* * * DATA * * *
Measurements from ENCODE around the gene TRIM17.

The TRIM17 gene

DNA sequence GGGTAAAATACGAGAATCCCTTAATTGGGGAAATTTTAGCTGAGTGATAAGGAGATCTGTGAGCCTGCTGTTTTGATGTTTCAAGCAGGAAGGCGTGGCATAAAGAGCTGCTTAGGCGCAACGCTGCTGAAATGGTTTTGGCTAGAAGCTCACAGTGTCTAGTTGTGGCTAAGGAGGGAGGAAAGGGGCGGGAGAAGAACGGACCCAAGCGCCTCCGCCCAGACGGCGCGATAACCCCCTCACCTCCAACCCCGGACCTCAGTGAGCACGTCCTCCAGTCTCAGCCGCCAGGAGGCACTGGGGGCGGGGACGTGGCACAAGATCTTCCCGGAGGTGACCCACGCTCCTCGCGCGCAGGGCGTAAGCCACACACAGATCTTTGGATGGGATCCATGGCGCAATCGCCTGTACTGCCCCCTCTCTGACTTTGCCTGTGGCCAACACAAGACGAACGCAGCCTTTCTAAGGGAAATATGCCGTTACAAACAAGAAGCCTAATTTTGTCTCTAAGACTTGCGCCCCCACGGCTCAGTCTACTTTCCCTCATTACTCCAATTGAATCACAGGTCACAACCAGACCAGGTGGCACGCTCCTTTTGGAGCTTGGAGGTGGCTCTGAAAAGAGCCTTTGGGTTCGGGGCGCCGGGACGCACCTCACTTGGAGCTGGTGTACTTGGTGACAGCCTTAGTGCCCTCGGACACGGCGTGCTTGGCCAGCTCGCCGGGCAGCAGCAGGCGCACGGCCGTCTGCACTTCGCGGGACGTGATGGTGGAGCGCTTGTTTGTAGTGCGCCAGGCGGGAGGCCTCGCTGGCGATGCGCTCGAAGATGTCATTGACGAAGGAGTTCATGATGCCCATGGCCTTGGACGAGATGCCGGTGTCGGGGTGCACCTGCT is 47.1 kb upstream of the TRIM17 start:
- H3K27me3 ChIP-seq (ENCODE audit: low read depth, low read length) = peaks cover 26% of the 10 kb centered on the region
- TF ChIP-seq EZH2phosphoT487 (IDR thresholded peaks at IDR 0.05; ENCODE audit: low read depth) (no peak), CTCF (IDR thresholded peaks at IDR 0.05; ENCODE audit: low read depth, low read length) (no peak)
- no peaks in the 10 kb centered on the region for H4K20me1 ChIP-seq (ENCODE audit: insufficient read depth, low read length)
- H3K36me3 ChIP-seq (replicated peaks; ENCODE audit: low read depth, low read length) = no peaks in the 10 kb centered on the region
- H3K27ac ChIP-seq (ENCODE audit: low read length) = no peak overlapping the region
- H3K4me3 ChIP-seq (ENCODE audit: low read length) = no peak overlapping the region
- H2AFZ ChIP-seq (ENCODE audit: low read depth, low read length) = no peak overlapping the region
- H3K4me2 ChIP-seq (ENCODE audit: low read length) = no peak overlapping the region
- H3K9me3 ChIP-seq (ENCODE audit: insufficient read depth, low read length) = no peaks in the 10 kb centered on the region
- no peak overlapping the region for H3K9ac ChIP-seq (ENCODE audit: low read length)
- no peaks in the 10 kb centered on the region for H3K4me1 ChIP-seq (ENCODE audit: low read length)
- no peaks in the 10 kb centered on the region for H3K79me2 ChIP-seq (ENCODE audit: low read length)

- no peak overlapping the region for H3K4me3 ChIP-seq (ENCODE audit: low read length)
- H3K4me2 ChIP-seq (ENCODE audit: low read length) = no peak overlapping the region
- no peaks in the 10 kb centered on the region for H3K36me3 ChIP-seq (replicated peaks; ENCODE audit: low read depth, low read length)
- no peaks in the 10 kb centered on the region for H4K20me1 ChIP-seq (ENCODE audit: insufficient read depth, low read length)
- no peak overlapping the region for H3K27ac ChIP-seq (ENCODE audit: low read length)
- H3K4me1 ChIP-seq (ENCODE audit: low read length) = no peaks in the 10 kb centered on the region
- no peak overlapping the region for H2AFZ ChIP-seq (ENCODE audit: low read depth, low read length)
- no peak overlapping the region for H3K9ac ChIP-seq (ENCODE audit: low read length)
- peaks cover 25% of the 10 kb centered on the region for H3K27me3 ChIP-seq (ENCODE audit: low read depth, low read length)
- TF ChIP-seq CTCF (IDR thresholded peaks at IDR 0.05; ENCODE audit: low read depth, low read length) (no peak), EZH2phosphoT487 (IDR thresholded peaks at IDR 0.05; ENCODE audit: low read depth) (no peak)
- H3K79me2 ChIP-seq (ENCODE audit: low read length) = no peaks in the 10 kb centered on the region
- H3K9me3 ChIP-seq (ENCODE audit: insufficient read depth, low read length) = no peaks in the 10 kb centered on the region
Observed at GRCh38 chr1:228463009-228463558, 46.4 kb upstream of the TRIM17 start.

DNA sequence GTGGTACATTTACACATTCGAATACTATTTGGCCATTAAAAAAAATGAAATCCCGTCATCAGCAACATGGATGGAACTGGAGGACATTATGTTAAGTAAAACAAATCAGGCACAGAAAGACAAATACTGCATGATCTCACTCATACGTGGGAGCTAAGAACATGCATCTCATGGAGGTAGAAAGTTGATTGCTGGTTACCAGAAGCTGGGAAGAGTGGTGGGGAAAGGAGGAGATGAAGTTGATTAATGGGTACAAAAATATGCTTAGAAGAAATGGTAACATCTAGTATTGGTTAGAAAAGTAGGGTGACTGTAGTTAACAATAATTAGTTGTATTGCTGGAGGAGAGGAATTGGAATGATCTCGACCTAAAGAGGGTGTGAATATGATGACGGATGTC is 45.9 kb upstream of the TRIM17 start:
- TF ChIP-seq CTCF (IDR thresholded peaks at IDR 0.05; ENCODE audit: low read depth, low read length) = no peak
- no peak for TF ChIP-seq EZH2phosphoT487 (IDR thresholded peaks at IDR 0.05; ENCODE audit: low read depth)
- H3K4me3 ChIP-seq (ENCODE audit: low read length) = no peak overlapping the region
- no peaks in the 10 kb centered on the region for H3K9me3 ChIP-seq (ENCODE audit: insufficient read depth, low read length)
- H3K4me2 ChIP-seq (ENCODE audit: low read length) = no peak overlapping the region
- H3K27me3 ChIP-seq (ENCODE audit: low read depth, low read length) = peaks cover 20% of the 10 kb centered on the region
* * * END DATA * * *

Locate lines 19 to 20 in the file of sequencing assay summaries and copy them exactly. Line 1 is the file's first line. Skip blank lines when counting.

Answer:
- no peaks in the 10 kb centered on the region for H4K20me1 ChIP-seq (ENCODE audit: insufficient read depth, low read length)
- no peak overlapping the region for H3K27ac ChIP-seq (ENCODE audit: low read length)